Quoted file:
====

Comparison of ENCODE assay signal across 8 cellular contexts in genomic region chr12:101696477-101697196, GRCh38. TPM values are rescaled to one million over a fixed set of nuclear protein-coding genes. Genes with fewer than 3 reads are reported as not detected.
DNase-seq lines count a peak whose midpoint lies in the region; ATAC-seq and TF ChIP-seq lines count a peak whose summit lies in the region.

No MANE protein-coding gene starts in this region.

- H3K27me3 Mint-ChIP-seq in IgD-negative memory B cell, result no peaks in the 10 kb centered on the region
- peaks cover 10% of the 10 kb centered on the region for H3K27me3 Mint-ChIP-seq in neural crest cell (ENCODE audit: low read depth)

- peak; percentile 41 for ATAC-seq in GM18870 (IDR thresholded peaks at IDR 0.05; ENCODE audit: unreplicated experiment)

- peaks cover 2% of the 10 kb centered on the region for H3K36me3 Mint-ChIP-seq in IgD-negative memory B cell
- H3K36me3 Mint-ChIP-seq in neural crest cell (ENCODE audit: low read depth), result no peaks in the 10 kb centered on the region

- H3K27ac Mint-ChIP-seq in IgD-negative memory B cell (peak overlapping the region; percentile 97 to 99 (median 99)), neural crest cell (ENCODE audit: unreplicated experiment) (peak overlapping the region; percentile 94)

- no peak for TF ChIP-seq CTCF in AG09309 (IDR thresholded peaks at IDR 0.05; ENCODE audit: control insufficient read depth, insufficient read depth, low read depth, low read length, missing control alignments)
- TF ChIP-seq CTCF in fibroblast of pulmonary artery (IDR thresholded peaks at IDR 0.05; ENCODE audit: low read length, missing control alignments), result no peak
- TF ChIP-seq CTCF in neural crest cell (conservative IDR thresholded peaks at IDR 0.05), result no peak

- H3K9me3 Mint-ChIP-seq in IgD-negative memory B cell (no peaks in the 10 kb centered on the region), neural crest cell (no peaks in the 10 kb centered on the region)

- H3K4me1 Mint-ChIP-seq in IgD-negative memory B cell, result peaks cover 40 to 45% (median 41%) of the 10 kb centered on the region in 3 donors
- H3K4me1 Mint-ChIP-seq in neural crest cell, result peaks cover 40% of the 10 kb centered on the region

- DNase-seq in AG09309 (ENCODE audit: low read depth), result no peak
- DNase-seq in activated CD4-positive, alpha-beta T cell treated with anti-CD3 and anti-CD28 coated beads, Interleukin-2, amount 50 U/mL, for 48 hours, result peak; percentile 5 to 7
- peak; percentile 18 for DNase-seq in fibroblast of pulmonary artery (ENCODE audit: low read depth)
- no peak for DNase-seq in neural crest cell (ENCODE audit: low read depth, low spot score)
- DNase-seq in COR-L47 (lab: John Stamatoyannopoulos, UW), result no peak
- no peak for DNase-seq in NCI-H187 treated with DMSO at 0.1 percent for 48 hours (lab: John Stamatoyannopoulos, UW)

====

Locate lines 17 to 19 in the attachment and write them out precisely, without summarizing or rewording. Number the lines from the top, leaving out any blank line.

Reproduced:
- DNase-seq in activated CD4-positive, alpha-beta T cell treated with anti-CD3 and anti-CD28 coated beads, Interleukin-2, amount 50 U/mL, for 48 hours, result peak; percentile 5 to 7
- peak; percentile 18 for DNase-seq in fibroblast of pulmonary artery (ENCODE audit: low read depth)
- no peak for DNase-seq in neural crest cell (ENCODE audit: low read depth, low spot score)